CORPORATE GOLF

 

Being new in role, I think I have turned down 20 golf invites already this year. Too much to do in the early days of the plan. But I have been passing on my customer – executive golfing best practice to people – morning golf.

The norm for golfing is to start at 1 pm. I encourage sales people to think differently, to think about their customer’s personal life. A 1pm golf game has a number of implications:

  • It often gets interrupted as afternoons are always busy.
  • If it is a Friday afternoon, enjoy the traffic. I guarantee they won’t.
  • It impacts family life as it often goes beyond business hours.

However, if you have a morning round (I love a 7AM tee time), you get the following benefits:

  • In a Canadian summer, you avoid the 32 degree heat in the afternoon.
  • It is never as busy (I hate being on a ‘corporate’ course where you get dragged into the 6 hour round)
  • You leave time for lunch and people can still connect with the office and catch up.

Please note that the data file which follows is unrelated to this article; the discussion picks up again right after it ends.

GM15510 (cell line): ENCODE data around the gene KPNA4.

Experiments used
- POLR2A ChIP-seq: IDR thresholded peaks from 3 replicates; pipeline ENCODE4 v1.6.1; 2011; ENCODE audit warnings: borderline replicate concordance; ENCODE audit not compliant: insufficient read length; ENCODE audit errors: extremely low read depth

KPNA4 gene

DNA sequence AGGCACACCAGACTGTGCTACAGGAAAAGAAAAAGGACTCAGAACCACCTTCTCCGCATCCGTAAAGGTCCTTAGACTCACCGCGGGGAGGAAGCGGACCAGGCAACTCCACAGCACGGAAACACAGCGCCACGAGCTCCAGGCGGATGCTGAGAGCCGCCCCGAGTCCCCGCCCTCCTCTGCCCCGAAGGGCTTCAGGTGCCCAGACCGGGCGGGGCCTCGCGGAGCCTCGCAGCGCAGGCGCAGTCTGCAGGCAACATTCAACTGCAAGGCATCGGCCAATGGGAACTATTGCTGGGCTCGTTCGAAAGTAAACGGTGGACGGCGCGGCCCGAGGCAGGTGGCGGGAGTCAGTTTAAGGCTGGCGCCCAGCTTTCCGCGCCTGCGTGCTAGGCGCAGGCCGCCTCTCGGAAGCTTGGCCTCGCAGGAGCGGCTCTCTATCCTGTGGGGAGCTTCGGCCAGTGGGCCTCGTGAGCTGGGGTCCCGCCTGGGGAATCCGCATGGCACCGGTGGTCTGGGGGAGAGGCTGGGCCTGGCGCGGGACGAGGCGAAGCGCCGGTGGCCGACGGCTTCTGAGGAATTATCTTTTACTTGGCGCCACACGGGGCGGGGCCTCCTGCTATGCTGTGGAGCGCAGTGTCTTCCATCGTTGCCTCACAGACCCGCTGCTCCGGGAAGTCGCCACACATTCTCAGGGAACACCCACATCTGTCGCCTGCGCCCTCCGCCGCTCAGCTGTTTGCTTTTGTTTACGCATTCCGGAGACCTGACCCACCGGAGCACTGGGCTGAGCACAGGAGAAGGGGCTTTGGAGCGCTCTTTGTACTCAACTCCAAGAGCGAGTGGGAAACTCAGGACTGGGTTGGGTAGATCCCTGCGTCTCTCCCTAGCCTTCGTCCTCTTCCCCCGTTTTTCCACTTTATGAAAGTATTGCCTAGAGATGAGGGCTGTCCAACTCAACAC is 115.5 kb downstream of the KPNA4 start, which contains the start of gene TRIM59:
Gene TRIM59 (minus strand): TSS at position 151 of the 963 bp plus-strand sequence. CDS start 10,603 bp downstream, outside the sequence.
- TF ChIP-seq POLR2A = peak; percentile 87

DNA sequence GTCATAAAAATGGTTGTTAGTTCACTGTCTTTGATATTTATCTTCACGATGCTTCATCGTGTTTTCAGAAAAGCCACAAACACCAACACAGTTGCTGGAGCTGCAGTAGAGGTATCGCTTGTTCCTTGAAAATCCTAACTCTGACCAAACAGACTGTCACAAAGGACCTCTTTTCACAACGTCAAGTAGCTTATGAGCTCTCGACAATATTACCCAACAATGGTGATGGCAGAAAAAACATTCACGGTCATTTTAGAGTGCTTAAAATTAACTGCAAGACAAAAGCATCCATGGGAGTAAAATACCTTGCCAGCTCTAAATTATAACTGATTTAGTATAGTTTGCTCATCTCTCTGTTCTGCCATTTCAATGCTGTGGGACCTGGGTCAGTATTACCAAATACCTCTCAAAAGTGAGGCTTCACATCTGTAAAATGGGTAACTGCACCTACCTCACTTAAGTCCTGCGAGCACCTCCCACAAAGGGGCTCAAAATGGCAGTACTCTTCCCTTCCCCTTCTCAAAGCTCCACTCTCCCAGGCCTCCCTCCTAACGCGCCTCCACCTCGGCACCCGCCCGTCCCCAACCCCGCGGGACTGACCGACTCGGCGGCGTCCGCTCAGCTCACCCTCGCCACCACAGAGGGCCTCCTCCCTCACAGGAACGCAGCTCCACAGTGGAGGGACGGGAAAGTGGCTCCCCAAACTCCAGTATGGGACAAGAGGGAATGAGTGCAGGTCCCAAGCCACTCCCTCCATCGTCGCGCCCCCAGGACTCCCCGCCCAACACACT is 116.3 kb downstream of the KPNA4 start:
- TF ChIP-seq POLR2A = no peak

• You don’t impact your client’s evening and their family.

Morning golf, all around better proposition. Richard Abraham has a great article on thinking about a customers’ family life when looking to all forms of business entertainment:

Taking a client to a nice restaurant during these stressful times really means something. It was always a nice way to show appreciation and to nurture our client relationships, but it has taken on extra significance during these challenging times. Now here is the kicker.

To the extent you can make it happen, try to include not only the client, but his or her spouse and your spouse or significant other for a great dinner. While we see the stress on our clients at work, it is multiplied on the home front, and a great night out can be an unbelievably powerful highlight and tonic for everyone involved.

I have worked for a few managers (note, I say managers – not leaders) who disagreed with the above, much to my chagrin. I still remember one hockey game many years ago where a few managers were distraught with decision to focus on families, not the individual. Executives get invited to events all the time, and it cuts into their evening. I decided to break the mould, I had the box for the evening and it was the playoffs. Instead of inviting 10 executives, I gave each executive 2 tickets – one for themselves, one for a family member. Some brought their spouse, some brought one of their children. It was a huge hit because they looked like a hero at home. Take the time to think about your client’s family life, they will appreciate it.

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